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John J. Boland
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September 10
, 2001
Volume 79, Number 37
CENEAR 79 37 p. 11
ISSN 0009-2347
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Surface diffusion and dynamics play key role in semiconductor processing


Bucking conventional wisdom, researchers at the University of North Carolina, Chapel Hill, report that surface diffusion plays a key role in silicon etching. The finding contradicts current models that describe halogen etching of semiconductors as a purely kinetic process.

MOBILE Nanometer-scale scanning tunneling micrographs recorded in quick succession reveal dynamics of defect diffusion during bromine (black in schematic) etching of silicon (yellow). A string of silicon dimer vacancies (DV string) rearranges to add to the length of single vacancy strings (SV strings), thereby minimizing repulsion (red zigzag) between bromine atoms. For reference, the white arrow marks the same position in each image.
Etching silicon with chlorine or bromine is a standard procedure for preparing the semiconductor for applications in microelectronics. The process has been well studied, and molecular mechanisms have been developed to describe the reaction's elemental steps.

Although successful in some regards, today's models fall short when it comes to providing a detailed account of certain common etching scenarios. For example, bromine etching of the (100) crystal face of silicon is known to result in two types of surface morphologies, depending on reaction temperature. Typically, scientists have invoked separate mechanisms to rationalize each type of morphology.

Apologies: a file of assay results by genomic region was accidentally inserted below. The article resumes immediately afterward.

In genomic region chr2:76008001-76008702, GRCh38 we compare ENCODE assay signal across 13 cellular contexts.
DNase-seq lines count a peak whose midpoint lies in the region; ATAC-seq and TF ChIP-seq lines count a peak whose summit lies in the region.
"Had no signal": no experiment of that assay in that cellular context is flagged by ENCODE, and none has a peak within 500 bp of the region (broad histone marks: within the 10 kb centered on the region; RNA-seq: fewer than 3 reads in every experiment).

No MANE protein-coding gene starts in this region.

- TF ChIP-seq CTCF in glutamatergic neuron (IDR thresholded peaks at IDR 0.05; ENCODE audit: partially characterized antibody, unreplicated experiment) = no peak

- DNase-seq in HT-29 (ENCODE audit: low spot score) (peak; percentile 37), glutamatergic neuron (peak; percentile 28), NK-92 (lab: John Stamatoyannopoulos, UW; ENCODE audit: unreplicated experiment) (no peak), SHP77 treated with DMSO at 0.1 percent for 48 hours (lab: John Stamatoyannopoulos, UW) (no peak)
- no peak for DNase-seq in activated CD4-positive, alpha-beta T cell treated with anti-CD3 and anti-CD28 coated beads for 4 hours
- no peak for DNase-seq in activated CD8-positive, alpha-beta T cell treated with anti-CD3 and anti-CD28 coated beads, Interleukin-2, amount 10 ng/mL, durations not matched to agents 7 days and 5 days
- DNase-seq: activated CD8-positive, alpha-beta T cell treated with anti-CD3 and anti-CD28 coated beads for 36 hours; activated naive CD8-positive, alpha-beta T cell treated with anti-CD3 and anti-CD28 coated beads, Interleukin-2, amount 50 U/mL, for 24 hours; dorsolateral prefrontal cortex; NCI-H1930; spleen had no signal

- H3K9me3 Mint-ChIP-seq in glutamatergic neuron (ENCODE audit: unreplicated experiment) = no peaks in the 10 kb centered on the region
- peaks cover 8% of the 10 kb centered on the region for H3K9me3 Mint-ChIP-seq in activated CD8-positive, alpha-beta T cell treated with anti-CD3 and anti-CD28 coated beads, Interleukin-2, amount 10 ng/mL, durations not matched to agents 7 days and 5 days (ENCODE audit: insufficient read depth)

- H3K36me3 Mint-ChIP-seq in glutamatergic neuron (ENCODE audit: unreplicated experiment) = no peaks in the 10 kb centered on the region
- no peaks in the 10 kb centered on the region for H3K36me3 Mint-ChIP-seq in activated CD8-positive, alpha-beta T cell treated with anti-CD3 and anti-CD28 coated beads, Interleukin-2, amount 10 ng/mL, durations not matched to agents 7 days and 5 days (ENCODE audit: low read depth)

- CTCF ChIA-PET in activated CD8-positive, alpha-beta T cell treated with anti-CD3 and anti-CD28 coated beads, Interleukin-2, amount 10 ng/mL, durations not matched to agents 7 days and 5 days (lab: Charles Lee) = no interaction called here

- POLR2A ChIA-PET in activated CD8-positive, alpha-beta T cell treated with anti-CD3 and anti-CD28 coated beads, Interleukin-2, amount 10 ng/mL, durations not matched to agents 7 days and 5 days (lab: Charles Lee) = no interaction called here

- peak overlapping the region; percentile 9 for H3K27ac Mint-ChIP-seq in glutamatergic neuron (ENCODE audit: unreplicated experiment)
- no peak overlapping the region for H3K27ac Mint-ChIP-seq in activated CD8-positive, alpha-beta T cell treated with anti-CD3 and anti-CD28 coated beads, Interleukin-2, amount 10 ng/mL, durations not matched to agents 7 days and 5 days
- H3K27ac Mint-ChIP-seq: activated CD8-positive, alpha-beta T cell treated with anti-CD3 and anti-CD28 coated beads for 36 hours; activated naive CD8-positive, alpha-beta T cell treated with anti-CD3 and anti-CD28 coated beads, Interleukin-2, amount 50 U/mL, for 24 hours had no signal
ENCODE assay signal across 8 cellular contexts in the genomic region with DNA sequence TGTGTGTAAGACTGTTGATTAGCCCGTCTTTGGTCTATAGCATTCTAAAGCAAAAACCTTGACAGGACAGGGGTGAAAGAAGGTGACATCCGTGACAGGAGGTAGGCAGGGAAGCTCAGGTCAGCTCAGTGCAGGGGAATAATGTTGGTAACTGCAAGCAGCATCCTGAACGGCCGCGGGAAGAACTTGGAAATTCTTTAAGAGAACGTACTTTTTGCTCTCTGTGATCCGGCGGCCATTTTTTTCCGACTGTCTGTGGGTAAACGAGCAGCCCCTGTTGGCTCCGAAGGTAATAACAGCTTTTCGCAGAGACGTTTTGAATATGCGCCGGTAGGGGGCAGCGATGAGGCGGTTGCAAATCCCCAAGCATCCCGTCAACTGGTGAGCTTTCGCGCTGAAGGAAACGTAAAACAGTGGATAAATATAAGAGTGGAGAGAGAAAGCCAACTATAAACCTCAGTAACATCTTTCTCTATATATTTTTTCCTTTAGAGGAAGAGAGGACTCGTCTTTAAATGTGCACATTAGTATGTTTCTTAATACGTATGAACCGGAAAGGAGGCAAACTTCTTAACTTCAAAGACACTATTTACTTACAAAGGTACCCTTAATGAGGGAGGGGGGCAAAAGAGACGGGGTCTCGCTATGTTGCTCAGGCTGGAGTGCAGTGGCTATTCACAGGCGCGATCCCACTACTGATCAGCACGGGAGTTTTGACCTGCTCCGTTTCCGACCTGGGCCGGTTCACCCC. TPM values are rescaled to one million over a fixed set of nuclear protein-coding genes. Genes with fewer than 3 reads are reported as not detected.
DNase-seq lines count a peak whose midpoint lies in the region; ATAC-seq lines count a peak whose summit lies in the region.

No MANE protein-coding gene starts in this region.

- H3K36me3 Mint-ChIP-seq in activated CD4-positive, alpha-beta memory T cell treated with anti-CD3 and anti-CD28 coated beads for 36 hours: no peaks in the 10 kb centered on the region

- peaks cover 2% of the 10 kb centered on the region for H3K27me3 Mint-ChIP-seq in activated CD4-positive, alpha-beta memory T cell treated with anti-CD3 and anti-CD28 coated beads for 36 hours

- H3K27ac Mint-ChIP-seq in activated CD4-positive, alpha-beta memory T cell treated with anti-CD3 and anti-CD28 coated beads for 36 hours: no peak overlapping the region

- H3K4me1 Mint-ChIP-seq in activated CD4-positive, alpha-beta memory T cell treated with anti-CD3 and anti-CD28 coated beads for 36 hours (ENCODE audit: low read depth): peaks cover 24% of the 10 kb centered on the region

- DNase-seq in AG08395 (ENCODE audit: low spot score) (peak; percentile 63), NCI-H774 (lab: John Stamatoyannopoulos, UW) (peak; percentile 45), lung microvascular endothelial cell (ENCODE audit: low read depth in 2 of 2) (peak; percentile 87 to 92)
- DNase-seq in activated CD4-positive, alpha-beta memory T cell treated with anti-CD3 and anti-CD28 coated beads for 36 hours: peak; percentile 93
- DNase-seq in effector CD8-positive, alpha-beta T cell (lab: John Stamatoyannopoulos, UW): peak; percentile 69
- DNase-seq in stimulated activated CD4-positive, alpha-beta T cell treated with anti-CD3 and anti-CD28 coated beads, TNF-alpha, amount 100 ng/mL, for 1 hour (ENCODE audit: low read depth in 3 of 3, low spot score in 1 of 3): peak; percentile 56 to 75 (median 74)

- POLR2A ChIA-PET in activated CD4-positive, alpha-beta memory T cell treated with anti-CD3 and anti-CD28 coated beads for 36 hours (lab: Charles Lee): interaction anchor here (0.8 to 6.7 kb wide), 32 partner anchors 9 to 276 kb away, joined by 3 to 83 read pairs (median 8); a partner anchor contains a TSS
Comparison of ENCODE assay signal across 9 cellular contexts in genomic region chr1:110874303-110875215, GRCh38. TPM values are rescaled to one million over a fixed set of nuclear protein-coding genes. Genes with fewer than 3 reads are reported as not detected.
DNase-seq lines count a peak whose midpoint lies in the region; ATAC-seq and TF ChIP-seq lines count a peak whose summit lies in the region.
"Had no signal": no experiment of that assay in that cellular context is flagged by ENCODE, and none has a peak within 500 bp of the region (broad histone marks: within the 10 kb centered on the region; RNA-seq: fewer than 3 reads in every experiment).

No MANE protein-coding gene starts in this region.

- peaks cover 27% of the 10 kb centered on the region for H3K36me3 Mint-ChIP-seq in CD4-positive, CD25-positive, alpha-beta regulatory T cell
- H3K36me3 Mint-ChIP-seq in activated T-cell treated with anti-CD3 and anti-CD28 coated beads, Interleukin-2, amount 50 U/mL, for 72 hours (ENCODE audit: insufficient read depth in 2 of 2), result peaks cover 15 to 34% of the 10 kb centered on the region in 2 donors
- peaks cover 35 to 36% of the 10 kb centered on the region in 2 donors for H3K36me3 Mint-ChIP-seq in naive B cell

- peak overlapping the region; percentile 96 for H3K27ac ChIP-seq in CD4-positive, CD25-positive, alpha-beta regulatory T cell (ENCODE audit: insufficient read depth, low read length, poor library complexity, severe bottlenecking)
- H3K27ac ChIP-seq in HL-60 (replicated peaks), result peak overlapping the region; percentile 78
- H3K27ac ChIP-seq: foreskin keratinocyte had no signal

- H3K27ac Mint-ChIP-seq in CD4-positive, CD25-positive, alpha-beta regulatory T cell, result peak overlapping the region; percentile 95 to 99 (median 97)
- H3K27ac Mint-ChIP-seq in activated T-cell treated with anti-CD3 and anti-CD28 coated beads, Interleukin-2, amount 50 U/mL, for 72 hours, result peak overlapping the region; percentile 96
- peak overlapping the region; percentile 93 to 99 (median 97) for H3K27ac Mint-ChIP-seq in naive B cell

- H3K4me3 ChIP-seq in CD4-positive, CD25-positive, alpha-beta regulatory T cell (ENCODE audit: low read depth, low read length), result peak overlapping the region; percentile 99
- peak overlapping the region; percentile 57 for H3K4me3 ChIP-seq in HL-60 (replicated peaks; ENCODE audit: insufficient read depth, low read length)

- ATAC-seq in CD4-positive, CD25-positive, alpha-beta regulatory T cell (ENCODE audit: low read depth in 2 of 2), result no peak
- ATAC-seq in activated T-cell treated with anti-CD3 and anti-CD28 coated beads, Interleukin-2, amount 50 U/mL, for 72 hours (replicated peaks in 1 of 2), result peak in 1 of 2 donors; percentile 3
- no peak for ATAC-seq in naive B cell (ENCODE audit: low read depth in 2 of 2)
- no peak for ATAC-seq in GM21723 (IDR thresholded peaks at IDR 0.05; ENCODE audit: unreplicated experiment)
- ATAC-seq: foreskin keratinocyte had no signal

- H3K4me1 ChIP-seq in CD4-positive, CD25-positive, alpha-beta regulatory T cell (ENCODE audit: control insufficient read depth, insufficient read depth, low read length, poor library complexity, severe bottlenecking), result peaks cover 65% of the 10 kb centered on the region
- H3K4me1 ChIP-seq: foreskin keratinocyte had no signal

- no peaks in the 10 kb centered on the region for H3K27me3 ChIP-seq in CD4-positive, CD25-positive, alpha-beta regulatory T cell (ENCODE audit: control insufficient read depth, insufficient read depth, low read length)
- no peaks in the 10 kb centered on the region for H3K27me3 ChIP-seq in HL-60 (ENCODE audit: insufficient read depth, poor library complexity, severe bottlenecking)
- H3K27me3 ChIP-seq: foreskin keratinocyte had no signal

Now, based on real-time scanning tunneling microscopy analysis of etching, chemistry professor John J. Boland and graduate student Cari F. Herrmann assert that a single mechanism governs the process. But unlike traditional views that hold that surface defects formed during etching are immobile, the Chapel Hill team demonstrates that vacancies (lattice positions with missing atoms) are relatively free to move around. The group reports that products of etch reactions that form kinetically at low temperatures are transformed thermodynamically into more stable features at higher temperatures [Phys. Rev. Lett., 87, 115503 (2001)].

"Surface etching has traditionally been viewed as a chemical chiseling process in which holes are made and elongated by gradual chipping away," Boland remarks. "We've shown that etch vacancies are mobile and that the observed etch morphologies are the result of a coalescence process. Mobility is key, and the extent of thermodynamic relaxation determines the final surface morphology."

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